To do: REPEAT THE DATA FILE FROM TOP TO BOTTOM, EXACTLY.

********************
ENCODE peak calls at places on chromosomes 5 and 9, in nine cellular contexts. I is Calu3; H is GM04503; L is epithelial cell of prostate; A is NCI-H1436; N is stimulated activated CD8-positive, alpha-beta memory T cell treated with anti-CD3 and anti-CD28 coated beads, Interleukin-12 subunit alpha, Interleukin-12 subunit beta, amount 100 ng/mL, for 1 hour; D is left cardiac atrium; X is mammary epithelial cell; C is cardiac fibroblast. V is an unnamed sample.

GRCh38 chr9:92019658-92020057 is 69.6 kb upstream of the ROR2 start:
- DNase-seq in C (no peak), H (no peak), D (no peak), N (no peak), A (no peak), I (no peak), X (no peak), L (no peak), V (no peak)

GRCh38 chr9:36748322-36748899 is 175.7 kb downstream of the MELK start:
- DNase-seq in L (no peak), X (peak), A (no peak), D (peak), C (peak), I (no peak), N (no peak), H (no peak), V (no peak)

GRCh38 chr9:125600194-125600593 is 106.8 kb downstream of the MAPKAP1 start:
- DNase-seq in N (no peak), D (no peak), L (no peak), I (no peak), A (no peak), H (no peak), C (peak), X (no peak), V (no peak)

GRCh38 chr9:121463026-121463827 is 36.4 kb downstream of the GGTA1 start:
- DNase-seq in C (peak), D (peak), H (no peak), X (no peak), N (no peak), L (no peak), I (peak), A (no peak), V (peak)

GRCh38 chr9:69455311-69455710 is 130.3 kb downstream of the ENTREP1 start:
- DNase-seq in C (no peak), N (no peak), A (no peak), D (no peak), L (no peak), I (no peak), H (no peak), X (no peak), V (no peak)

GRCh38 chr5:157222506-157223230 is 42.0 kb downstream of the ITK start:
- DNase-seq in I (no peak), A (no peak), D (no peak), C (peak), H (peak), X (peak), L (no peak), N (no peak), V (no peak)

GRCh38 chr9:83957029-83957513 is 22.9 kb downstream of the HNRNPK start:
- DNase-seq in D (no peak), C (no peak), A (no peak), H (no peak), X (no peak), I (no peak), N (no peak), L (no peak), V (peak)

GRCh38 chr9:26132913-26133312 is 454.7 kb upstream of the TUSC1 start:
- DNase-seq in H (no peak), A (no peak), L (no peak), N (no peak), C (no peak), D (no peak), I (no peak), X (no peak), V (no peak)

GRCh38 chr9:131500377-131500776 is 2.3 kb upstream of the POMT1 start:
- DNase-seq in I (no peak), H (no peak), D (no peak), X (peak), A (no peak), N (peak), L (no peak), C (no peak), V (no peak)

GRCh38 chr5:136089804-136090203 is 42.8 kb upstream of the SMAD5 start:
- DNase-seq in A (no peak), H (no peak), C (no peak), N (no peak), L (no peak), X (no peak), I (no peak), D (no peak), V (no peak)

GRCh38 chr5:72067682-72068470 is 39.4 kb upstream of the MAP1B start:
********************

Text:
ENCODE peak calls at places on chromosomes 5 and 9, in nine cellular contexts. I is Calu3; H is GM04503; L is epithelial cell of prostate; A is NCI-H1436; N is stimulated activated CD8-positive, alpha-beta memory T cell treated with anti-CD3 and anti-CD28 coated beads, Interleukin-12 subunit alpha, Interleukin-12 subunit beta, amount 100 ng/mL, for 1 hour; D is left cardiac atrium; X is mammary epithelial cell; C is cardiac fibroblast. V is an unnamed sample.

GRCh38 chr9:92019658-92020057 is 69.6 kb upstream of the ROR2 start:
- DNase-seq in C (no peak), H (no peak), D (no peak), N (no peak), A (no peak), I (no peak), X (no peak), L (no peak), V (no peak)

GRCh38 chr9:36748322-36748899 is 175.7 kb downstream of the MELK start:
- DNase-seq in L (no peak), X (peak), A (no peak), D (peak), C (peak), I (no peak), N (no peak), H (no peak), V (no peak)

GRCh38 chr9:125600194-125600593 is 106.8 kb downstream of the MAPKAP1 start:
- DNase-seq in N (no peak), D (no peak), L (no peak), I (no peak), A (no peak), H (no peak), C (peak), X (no peak), V (no peak)

GRCh38 chr9:121463026-121463827 is 36.4 kb downstream of the GGTA1 start:
- DNase-seq in C (peak), D (peak), H (no peak), X (no peak), N (no peak), L (no peak), I (peak), A (no peak), V (peak)

GRCh38 chr9:69455311-69455710 is 130.3 kb downstream of the ENTREP1 start:
- DNase-seq in C (no peak), N (no peak), A (no peak), D (no peak), L (no peak), I (no peak), H (no peak), X (no peak), V (no peak)

GRCh38 chr5:157222506-157223230 is 42.0 kb downstream of the ITK start:
- DNase-seq in I (no peak), A (no peak), D (no peak), C (peak), H (peak), X (peak), L (no peak), N (no peak), V (no peak)

GRCh38 chr9:83957029-83957513 is 22.9 kb downstream of the HNRNPK start:
- DNase-seq in D (no peak), C (no peak), A (no peak), H (no peak), X (no peak), I (no peak), N (no peak), L (no peak), V (peak)

GRCh38 chr9:26132913-26133312 is 454.7 kb upstream of the TUSC1 start:
- DNase-seq in H (no peak), A (no peak), L (no peak), N (no peak), C (no peak), D (no peak), I (no peak), X (no peak), V (no peak)

GRCh38 chr9:131500377-131500776 is 2.3 kb upstream of the POMT1 start:
- DNase-seq in I (no peak), H (no peak), D (no peak), X (peak), A (no peak), N (peak), L (no peak), C (no peak), V (no peak)

GRCh38 chr5:136089804-136090203 is 42.8 kb upstream of the SMAD5 start:
- DNase-seq in A (no peak), H (no peak), C (no peak), N (no peak), L (no peak), X (no peak), I (no peak), D (no peak), V (no peak)

GRCh38 chr5:72067682-72068470 is 39.4 kb upstream of the MAP1B start: